The Brentwood High alumnus was a clean-shaven, thirty-something scout master when he embarked on a weeklong camping trip with his Boy Scout troop. McCurry says he’d never tried to grow a beard, but he liked the way the seven-day stubble looked and let it grow for a while. That was five years ago.

In that span, Nashville has seen retro-styled barbershops appear, such as Hawkins Barber Shop in East Nashville, and Scout’s Barbershop in several Nashville-area locations, many of them moving into more facial hair grooming options. They join Whiskey Neat and The Moose, as well as old-school barbers, as being primarily focused on the male client.

“We get that men want to have a place for themselves. Our customers love that they can sit and sip whiskey and be away from the wife and kids for a while,” Whiskey says. “They can’t get that at Supercuts where you have kids running around everywhere.”

Of course, men will have to fork over more cash than they do for those all-ages, drop-in places. A haircut at these Nashville grooming locales runs between $30 and $50. Beard shaping and trims run around $15-20, and combos run in the $55-65 range. The Moose and Whiskey Neat offer a few complete packages (cut, grooming, skin therapy and choice of cigar or glass of whiskey) for about $100.

Another place men can find solace in grooming is the bathroom and shower of their own homes, and some Nashville online groomer businesses are tapping in to that, including Tame the Beast and Beardition, albeit in very different ways.

Nashville-based Tame the Beast, launched in 2015 by founder John Cascarano, injects humor into a print and video marketing campaign that separates itself from the traditional brick-and-mortar.

Its products, Cascarano says, “recognize every man’s desire to graduate from the youthful grooming products of yesterday to embracing his more mature inner beast.”

While Cascarano has beard oils, shampoos and conditioners, Tame the Beast doesn’t stop at the head with its products. His is an all-body venture with the goal of energizing “the entire male grooming routine,” he explains.

His unique approach helped earn Tame the Beast’s selection earlier this month to participate in the Capital Innovators Accelerator Program, a 12-week program that provides $100,000 in seed funding. Only six companies out of 360 applications were selected.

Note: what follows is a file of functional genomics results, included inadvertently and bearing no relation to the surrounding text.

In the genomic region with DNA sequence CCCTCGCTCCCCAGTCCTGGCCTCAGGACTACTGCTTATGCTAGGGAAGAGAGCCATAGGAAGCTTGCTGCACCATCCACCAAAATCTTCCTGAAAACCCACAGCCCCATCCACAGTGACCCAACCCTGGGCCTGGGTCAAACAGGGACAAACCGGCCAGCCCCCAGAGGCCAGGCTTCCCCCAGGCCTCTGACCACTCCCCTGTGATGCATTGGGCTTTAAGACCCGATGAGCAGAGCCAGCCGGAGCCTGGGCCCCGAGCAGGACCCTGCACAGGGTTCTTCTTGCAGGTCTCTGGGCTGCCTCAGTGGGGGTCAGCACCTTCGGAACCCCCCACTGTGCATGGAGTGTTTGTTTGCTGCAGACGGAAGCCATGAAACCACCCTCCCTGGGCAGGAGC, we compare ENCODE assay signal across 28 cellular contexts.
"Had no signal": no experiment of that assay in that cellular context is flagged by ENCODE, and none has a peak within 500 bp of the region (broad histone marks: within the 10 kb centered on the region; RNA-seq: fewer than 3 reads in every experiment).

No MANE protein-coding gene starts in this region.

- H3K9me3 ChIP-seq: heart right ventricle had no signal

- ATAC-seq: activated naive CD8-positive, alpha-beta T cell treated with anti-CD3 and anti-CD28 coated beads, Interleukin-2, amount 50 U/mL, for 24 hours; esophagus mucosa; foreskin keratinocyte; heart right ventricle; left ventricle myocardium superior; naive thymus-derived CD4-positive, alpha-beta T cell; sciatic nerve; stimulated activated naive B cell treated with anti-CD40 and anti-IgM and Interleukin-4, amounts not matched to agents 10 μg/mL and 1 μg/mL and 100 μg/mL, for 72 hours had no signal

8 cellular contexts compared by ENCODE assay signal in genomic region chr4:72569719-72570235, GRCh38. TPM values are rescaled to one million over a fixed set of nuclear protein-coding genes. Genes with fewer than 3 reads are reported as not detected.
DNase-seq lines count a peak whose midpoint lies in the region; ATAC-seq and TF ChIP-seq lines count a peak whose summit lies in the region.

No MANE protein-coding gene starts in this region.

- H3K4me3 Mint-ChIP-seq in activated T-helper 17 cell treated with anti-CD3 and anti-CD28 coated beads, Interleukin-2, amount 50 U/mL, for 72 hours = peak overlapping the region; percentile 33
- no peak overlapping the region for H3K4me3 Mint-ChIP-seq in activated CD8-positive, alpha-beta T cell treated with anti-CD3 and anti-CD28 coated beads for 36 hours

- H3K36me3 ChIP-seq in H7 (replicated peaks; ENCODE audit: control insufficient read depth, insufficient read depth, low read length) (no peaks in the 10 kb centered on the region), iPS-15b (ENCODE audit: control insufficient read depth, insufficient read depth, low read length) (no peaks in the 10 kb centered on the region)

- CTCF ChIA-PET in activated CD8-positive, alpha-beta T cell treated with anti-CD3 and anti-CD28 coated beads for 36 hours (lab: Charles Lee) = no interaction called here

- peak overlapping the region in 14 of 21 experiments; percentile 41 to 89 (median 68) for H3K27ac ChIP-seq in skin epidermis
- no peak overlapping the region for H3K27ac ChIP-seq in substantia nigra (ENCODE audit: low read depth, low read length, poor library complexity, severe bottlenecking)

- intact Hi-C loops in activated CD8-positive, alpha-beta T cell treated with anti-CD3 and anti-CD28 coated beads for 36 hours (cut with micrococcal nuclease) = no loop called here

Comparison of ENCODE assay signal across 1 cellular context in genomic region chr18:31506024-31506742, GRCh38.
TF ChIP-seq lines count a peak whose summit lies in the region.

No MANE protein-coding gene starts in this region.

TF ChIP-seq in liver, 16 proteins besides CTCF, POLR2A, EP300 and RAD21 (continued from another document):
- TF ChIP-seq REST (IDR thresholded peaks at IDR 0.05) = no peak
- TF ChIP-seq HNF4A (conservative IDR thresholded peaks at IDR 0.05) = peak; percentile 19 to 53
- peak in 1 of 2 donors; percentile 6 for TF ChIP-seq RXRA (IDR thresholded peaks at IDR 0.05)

While Cascarano, who has worked in the women’s beauty industry and is married with three daughters, claims Tame the Beast was hatched because he “felt the need for more testosterone in my life,” another Nashville entrepreneur got the idea for his start-up while taking a month-long trek on the Appalachian Trail.

Beardition founder and CEO Mark Williams is a business-savvy health care professional who on his 30th birthday decided his life needed to go in a different direction.

He had no clue what that might be, but the Appalachian Trail hike gave him a gnarly, itchy, unkempt beard and a question: how would he keep his whiskers under control when he got home?

He figured there had to be a way to soften his beard, like with a beard conditioner of sorts, and Beardition was born.

However, it took a friend and Nashville neighbor Kristin Schleihs (now Beardition’s chief creative officer) to buy in to the idea and do a little creative marketing to give it the push it needed.

The company now offers three varieties of beard oil, beard shampoo, beard conditioner and gift sets. in addition to beard-themed T-shirts. It even has its own magazine, Bro. Seriously, that’s the name. Bro.

These companies’ successes may be linked to their location. All acknowledge Nashville as being a hub for innovation and startups, as well as a leader in men’s fashion. Some credit the city’s growth for building a customer base, others simply like the vibe its people give off.

“When I first visited here, I fell in love with it,” Dixon says of Nashville. “The feel of the city was awesome; the people were so cool. I figured we had a niche business, but we saw growth potential. It worked out well.”

Business publications “spit out statistics about growth, the number of people moving here every day, the buzz and feel of the town,” acknowledges Cascarano, but he sees Nashville as a city that’s very representative of the country as a whole. What works here works throughout the United States and vice-versa, he says.

Personal-care Consumer Packaged Goods is a $600 billion-dollar industry, which bodes well for the grooming products being made, sold, packaged, and shipped out of Nashville. Loyal customers to Whiskey Neat, The Moose, and others like it, will keep those brick-and-mortar spots flourishing.

“I think the environment is good for us,” Cascarano says. “Tennessee whiskey is damn good, but we are giving the Volunteer State something new to be proud of – men’s grooming products (and services).”